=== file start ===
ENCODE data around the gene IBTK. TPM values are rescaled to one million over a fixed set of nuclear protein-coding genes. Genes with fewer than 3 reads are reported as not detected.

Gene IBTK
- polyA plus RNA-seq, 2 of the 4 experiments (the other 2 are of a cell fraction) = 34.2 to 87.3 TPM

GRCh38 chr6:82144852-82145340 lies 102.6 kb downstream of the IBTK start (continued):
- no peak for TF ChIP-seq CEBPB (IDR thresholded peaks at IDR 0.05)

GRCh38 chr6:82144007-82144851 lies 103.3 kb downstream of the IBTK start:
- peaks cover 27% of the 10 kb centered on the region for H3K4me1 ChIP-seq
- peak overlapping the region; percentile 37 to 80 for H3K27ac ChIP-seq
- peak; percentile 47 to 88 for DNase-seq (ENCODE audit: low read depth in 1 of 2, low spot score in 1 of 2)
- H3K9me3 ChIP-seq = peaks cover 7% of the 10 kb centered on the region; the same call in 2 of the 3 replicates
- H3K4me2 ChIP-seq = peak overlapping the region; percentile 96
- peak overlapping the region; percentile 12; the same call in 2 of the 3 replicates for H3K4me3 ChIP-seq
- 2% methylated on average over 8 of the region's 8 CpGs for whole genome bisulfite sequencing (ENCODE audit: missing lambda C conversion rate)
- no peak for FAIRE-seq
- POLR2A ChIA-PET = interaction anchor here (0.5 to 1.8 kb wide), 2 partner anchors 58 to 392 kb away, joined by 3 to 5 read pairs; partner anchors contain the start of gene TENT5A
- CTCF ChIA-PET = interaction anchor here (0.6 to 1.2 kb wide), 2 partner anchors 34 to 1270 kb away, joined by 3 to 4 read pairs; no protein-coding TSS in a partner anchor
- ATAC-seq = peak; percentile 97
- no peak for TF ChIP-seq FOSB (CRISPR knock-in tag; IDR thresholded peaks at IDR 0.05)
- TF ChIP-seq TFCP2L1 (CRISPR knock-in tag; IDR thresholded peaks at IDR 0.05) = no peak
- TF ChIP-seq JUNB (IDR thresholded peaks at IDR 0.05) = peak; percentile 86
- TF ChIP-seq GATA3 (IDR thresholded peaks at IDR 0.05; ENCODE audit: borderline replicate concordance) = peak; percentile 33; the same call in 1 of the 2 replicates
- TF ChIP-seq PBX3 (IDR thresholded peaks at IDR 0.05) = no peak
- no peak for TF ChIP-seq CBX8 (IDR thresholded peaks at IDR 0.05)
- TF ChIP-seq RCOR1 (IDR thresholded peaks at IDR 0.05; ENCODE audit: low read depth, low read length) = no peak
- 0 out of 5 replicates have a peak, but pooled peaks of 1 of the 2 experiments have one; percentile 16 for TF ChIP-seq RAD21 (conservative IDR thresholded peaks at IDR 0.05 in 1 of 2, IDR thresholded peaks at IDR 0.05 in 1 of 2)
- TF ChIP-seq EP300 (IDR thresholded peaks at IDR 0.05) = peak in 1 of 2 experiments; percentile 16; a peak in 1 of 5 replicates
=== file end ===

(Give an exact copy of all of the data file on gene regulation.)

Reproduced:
ENCODE data around the gene IBTK. TPM values are rescaled to one million over a fixed set of nuclear protein-coding genes. Genes with fewer than 3 reads are reported as not detected.

Gene IBTK
- polyA plus RNA-seq, 2 of the 4 experiments (the other 2 are of a cell fraction) = 34.2 to 87.3 TPM

GRCh38 chr6:82144852-82145340 lies 102.6 kb downstream of the IBTK start (continued):
- no peak for TF ChIP-seq CEBPB (IDR thresholded peaks at IDR 0.05)

GRCh38 chr6:82144007-82144851 lies 103.3 kb downstream of the IBTK start:
- peaks cover 27% of the 10 kb centered on the region for H3K4me1 ChIP-seq
- peak overlapping the region; percentile 37 to 80 for H3K27ac ChIP-seq
- peak; percentile 47 to 88 for DNase-seq (ENCODE audit: low read depth in 1 of 2, low spot score in 1 of 2)
- H3K9me3 ChIP-seq = peaks cover 7% of the 10 kb centered on the region; the same call in 2 of the 3 replicates
- H3K4me2 ChIP-seq = peak overlapping the region; percentile 96
- peak overlapping the region; percentile 12; the same call in 2 of the 3 replicates for H3K4me3 ChIP-seq
- 2% methylated on average over 8 of the region's 8 CpGs for whole genome bisulfite sequencing (ENCODE audit: missing lambda C conversion rate)
- no peak for FAIRE-seq
- POLR2A ChIA-PET = interaction anchor here (0.5 to 1.8 kb wide), 2 partner anchors 58 to 392 kb away, joined by 3 to 5 read pairs; partner anchors contain the start of gene TENT5A
- CTCF ChIA-PET = interaction anchor here (0.6 to 1.2 kb wide), 2 partner anchors 34 to 1270 kb away, joined by 3 to 4 read pairs; no protein-coding TSS in a partner anchor
- ATAC-seq = peak; percentile 97
- no peak for TF ChIP-seq FOSB (CRISPR knock-in tag; IDR thresholded peaks at IDR 0.05)
- TF ChIP-seq TFCP2L1 (CRISPR knock-in tag; IDR thresholded peaks at IDR 0.05) = no peak
- TF ChIP-seq JUNB (IDR thresholded peaks at IDR 0.05) = peak; percentile 86
- TF ChIP-seq GATA3 (IDR thresholded peaks at IDR 0.05; ENCODE audit: borderline replicate concordance) = peak; percentile 33; the same call in 1 of the 2 replicates
- TF ChIP-seq PBX3 (IDR thresholded peaks at IDR 0.05) = no peak
- no peak for TF ChIP-seq CBX8 (IDR thresholded peaks at IDR 0.05)
- TF ChIP-seq RCOR1 (IDR thresholded peaks at IDR 0.05; ENCODE audit: low read depth, low read length) = no peak
- 0 out of 5 replicates have a peak, but pooled peaks of 1 of the 2 experiments have one; percentile 16 for TF ChIP-seq RAD21 (conservative IDR thresholded peaks at IDR 0.05 in 1 of 2, IDR thresholded peaks at IDR 0.05 in 1 of 2)
- TF ChIP-seq EP300 (IDR thresholded peaks at IDR 0.05) = peak in 1 of 2 experiments; percentile 16; a peak in 1 of 5 replicates